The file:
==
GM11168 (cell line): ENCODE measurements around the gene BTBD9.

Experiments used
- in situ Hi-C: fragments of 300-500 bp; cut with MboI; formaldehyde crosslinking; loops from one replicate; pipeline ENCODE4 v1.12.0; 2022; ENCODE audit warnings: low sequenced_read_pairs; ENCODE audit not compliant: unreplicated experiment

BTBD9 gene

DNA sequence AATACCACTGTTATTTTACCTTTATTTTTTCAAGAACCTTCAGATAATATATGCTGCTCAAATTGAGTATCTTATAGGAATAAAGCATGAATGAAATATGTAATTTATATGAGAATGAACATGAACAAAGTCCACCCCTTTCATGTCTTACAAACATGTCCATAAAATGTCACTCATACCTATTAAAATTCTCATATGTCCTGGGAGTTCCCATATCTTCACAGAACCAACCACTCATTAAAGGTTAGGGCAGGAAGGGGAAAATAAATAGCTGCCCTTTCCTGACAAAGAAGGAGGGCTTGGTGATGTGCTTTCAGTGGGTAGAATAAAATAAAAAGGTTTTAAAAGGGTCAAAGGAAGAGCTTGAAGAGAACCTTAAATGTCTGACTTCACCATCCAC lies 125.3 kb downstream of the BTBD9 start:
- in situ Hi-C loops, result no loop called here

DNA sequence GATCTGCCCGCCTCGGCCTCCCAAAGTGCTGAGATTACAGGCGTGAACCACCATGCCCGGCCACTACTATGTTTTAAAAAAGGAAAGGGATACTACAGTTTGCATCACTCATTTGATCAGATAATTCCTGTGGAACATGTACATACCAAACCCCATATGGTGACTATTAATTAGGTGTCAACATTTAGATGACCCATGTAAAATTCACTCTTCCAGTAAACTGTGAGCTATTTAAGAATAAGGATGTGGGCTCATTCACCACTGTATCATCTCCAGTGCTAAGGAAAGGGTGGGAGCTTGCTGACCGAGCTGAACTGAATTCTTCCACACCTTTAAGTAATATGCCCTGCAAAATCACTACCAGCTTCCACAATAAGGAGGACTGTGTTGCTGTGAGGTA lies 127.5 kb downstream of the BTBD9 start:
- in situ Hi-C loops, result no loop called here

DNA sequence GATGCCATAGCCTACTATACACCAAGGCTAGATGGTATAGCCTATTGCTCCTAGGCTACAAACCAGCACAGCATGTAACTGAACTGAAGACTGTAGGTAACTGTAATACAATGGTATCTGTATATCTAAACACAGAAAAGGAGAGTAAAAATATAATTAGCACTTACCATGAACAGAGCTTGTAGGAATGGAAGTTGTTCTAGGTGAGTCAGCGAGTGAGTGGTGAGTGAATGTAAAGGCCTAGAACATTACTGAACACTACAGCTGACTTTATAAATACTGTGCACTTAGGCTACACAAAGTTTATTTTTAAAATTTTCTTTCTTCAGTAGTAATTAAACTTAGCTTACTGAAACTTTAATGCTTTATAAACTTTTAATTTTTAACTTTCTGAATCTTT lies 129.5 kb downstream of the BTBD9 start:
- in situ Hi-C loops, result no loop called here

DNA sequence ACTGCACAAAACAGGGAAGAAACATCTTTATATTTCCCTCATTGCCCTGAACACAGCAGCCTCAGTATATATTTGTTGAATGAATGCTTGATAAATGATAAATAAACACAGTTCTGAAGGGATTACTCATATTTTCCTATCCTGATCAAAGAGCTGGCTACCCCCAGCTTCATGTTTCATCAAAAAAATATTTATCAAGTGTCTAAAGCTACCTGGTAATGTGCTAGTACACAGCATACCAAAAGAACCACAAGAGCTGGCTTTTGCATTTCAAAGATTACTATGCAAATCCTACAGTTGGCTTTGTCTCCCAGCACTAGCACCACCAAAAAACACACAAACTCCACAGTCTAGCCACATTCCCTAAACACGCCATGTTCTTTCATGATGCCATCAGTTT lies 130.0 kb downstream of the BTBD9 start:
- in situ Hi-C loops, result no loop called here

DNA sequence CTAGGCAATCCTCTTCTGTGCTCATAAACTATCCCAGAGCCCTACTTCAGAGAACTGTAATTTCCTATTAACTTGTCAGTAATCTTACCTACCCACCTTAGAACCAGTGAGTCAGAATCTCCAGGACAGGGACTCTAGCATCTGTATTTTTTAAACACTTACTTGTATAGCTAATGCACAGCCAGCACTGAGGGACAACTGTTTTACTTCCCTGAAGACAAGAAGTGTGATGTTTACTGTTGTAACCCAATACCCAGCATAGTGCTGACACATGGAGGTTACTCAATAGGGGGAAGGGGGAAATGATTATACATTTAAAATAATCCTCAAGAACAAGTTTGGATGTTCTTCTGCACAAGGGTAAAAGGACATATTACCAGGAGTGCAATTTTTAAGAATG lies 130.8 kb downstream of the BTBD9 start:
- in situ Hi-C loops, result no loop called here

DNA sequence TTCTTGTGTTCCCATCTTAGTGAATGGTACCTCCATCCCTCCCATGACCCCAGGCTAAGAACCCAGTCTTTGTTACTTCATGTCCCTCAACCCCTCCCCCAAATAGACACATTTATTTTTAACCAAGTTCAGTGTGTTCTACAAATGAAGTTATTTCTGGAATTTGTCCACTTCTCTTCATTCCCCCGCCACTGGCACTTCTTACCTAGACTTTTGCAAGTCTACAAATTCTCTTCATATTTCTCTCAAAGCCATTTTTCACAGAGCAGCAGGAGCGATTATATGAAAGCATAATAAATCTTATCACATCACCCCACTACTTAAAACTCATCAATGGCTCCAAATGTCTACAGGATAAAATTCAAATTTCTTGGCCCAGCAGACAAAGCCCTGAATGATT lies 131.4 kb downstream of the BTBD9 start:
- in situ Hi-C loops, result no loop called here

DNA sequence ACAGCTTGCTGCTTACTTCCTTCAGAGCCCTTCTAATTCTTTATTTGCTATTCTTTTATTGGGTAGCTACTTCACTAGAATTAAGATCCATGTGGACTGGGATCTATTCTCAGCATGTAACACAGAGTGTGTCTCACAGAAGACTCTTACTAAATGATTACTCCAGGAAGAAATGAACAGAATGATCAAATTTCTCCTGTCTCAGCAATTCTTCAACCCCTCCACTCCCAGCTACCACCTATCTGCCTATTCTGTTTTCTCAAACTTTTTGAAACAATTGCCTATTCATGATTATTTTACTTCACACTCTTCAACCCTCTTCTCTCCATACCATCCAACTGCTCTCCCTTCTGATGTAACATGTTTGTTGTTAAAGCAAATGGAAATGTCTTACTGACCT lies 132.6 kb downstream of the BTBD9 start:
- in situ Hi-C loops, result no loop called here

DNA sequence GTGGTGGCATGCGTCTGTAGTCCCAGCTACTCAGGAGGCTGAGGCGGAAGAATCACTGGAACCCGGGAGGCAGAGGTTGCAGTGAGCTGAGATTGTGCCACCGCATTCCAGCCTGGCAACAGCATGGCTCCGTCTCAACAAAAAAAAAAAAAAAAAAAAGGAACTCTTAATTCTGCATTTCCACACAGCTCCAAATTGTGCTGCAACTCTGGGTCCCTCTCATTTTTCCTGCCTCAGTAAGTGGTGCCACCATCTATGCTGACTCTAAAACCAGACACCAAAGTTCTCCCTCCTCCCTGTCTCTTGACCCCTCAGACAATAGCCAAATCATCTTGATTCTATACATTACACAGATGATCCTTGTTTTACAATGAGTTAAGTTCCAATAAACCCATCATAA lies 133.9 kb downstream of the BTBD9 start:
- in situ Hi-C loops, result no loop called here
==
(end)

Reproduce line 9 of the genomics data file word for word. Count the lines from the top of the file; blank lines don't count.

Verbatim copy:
DNA sequence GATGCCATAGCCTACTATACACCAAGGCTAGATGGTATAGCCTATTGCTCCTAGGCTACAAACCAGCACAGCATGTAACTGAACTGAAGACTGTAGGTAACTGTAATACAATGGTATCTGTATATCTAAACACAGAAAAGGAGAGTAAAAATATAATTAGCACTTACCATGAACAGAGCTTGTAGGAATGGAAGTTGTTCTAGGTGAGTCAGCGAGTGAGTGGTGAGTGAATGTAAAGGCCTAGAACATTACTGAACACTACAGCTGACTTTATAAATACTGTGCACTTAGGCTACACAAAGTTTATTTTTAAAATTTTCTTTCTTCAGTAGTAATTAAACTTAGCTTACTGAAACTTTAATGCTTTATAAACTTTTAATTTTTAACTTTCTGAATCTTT lies 129.5 kb downstream of the BTBD9 start: